Ireland’s system of data retention in line with the Data Retention Directive came in the form of the Communications (Retention of Data) Act 2011. Under Article 3 of this act, service providers shall retain metadata for a period of 2 years on a general and indiscriminate basis and under Article 6 this data can then be disclosed and accessed by a member of an Garda Síochána not below chief superintendent, an officer of the defence forces not below colonel or an officer of the Revenue Commissioners not below the rank of principal officer. Despite a legislative review in light of the result of Digital Rights Ireland, the act remained unchanged and in force. This was the case until 2017 when Digital Rights Ireland took an application to the High Court to refer a question to the CJEU concerning the adequacy of the 2011 act in light of the judgement in Tele2 stating that mass retention of data is prohibited and the Irish regime was beyond what was strictly necessary in a democratic society, furthermore DRI took issue with access to data not being overseen by an independent judicial or administrative authority. This application was dismissed as the High Court was not satisfied that a preliminary reference was required.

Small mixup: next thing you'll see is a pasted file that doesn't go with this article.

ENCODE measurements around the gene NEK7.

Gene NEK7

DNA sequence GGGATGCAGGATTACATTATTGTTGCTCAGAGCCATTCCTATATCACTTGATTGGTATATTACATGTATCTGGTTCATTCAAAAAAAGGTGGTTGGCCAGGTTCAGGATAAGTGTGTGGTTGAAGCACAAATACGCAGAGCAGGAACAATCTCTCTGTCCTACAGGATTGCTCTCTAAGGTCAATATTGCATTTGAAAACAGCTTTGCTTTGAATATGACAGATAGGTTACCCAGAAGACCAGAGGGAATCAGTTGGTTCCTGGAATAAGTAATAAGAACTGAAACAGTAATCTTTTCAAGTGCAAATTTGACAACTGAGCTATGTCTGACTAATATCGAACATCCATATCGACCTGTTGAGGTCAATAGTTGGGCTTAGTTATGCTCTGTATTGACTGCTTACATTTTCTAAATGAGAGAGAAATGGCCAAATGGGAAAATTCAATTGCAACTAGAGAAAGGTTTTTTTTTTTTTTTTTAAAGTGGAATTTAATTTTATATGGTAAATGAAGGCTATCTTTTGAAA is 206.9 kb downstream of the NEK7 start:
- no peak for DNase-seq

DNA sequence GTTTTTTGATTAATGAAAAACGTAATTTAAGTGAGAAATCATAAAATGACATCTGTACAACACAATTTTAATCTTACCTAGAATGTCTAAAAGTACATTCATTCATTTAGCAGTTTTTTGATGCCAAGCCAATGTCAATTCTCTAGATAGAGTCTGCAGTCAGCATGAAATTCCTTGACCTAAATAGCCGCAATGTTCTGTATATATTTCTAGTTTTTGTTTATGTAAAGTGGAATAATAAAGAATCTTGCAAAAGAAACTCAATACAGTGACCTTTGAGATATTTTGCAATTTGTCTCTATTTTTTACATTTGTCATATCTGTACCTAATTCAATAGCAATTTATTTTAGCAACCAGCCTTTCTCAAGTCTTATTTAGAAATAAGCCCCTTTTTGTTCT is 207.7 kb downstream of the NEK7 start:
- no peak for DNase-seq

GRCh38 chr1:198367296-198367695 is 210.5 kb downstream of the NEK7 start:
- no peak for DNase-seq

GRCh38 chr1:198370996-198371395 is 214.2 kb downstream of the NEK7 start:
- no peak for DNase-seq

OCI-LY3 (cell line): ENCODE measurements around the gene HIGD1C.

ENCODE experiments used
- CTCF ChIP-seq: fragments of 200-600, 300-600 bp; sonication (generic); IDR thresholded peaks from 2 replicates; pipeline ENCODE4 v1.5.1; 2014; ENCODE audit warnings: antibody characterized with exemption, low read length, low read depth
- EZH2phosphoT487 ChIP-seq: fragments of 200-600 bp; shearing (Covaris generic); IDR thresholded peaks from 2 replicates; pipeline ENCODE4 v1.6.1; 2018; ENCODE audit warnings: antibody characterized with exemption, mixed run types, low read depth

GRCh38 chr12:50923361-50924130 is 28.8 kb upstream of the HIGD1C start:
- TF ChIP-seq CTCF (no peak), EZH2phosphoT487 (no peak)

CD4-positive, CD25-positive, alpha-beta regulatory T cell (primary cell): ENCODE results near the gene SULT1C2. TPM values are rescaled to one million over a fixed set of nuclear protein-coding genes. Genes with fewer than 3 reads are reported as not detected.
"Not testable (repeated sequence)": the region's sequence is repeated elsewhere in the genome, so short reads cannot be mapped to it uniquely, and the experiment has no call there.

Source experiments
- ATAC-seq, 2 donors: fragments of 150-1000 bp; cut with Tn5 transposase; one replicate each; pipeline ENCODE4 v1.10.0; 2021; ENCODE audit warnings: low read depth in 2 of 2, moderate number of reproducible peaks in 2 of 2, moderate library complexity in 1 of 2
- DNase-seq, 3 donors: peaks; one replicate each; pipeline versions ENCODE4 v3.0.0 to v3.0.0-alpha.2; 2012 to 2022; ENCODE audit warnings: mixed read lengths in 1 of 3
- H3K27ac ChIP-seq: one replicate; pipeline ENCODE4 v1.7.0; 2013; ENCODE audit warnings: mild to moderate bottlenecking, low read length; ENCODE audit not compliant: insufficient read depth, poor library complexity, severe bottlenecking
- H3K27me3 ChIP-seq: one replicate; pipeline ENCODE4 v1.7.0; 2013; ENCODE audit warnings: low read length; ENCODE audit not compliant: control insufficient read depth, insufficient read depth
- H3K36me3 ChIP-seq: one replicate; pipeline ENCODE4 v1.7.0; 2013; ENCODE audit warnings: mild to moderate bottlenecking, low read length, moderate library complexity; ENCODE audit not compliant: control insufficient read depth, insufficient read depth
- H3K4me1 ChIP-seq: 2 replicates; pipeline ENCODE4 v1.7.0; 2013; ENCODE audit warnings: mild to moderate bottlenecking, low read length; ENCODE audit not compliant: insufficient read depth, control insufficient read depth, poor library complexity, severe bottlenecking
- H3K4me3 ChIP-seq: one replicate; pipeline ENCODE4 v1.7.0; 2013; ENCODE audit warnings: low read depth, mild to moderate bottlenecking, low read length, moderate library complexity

The Irish data retention case